Thursday, October 25, 2012

Kicking the Tropes to the Curb

I talked a little bit about how I came to write Necromancing Nim in my last post (or the one before that—I don’t remember. You really expect me to keep track of my own blog? C’mon, people, that’s hard!). Now’s the part of the show where I admit that part of my motivation for writing this book involved me reacting to urban fantasy tropes.

It seems like urban fantasy has brought two major tropes into its fold over time. These are the Extremely Broken Protagonist and the Whiney Moany Love Triangle. Now, the EBP is pretty common in fiction across the board. This bugs me. Why does everybody in a book have to have a horrible past with parental abuse and tragic circumstances and a great-aunt who turned out to be a demon who put magically noxious chocolate chips in her Christmas cookies? It gets a bit tiresome, in my opinion, and after a while it stops being a character development tool and turns into a cliché. So Nim isn’t Horribly Broken. She’s actually a fairly functional adult (well, maybe not entirely functional since she’s a lot like your dear author-person) with a mostly normal family life. I think the worst thing her parents ever did to her was decide not to pay for braces.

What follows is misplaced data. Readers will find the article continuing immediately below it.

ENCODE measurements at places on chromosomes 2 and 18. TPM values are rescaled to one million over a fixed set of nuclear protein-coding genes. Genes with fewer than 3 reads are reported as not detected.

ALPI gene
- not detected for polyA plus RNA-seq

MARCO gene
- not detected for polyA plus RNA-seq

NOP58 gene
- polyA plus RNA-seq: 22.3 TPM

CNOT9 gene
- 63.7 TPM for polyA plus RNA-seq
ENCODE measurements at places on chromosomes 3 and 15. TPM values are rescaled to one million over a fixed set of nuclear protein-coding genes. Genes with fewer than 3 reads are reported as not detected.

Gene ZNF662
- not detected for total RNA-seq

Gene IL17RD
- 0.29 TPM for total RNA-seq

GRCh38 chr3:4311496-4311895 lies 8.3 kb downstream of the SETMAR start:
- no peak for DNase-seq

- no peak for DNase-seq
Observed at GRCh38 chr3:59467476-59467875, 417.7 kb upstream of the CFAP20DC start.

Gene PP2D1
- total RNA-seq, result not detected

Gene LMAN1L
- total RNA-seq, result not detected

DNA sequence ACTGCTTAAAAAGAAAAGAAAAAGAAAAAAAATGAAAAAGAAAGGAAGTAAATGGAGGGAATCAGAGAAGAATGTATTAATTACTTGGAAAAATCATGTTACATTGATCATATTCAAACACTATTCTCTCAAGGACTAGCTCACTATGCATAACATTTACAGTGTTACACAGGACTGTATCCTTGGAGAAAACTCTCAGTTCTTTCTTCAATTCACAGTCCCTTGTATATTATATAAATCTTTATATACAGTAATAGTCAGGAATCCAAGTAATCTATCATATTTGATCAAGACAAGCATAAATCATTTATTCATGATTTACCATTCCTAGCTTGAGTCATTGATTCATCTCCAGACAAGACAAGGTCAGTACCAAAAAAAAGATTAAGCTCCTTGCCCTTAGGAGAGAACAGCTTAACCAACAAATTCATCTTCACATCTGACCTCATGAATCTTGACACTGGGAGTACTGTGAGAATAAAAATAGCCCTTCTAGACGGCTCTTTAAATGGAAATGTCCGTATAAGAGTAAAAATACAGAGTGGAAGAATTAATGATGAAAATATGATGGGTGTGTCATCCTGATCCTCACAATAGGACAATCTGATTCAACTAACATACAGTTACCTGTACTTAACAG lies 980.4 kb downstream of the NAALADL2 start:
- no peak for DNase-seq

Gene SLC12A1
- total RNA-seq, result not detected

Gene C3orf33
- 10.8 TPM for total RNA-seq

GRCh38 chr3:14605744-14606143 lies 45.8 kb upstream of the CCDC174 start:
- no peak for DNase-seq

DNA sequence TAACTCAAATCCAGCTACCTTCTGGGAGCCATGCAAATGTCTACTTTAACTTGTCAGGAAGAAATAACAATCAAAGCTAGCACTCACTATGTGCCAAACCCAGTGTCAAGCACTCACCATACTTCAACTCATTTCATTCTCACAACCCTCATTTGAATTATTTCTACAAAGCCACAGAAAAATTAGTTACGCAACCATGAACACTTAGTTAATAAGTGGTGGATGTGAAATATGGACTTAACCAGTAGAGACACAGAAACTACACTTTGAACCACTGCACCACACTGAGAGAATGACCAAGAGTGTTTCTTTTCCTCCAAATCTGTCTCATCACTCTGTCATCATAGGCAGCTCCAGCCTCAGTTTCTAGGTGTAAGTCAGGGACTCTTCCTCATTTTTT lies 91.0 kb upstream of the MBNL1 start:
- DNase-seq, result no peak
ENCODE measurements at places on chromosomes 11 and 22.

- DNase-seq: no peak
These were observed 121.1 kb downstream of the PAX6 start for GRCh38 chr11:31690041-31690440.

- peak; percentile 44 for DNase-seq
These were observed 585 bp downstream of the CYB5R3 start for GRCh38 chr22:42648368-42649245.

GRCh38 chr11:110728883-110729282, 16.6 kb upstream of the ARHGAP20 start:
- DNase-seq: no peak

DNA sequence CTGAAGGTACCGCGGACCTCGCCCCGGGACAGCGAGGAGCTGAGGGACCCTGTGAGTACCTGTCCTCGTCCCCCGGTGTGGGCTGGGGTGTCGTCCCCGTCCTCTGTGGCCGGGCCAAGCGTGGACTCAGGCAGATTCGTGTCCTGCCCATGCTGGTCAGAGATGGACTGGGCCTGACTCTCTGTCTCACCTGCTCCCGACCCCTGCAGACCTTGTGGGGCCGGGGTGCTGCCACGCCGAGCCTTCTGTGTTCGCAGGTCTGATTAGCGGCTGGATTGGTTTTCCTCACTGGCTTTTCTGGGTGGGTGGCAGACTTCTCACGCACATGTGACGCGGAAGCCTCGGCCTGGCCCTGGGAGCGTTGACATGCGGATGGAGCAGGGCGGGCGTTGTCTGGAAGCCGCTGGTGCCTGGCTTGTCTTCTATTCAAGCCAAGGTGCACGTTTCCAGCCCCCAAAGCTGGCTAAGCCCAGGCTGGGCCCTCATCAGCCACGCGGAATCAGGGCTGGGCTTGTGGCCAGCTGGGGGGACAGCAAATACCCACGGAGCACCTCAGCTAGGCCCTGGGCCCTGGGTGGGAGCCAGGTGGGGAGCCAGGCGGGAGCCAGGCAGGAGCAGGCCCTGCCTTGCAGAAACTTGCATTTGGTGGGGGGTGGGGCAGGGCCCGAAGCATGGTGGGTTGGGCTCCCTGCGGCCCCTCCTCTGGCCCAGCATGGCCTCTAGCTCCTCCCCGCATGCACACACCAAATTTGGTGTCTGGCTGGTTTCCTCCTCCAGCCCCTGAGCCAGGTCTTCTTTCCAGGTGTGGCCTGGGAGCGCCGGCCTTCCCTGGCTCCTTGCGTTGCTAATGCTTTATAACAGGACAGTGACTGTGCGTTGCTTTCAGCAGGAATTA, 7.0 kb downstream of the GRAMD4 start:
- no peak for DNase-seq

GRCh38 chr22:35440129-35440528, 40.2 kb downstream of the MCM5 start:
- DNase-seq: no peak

Which brings us to the Whiney Moany Love Triangle (tangentially, I guess, but since a triangle is a geometric concept why not have tangents, too?). Nearly every urban fantasy heroine these days has to have two hot guys (sometimes more—see Sookie Stackhouse) who want in her pants. And then she’s all… omg I love them both whatever shall I do? At which point I yell at the book, “Bang them both and quit whining, for the love of everything!”

So Nim, being the practical, straightforward and flexible gal that she is, bangs them both. And they bang each other. And everybody’s happy! Perfect world, right?

Now if they could just figure out how to deal with that whole turning people into mindless vampire zombies thing...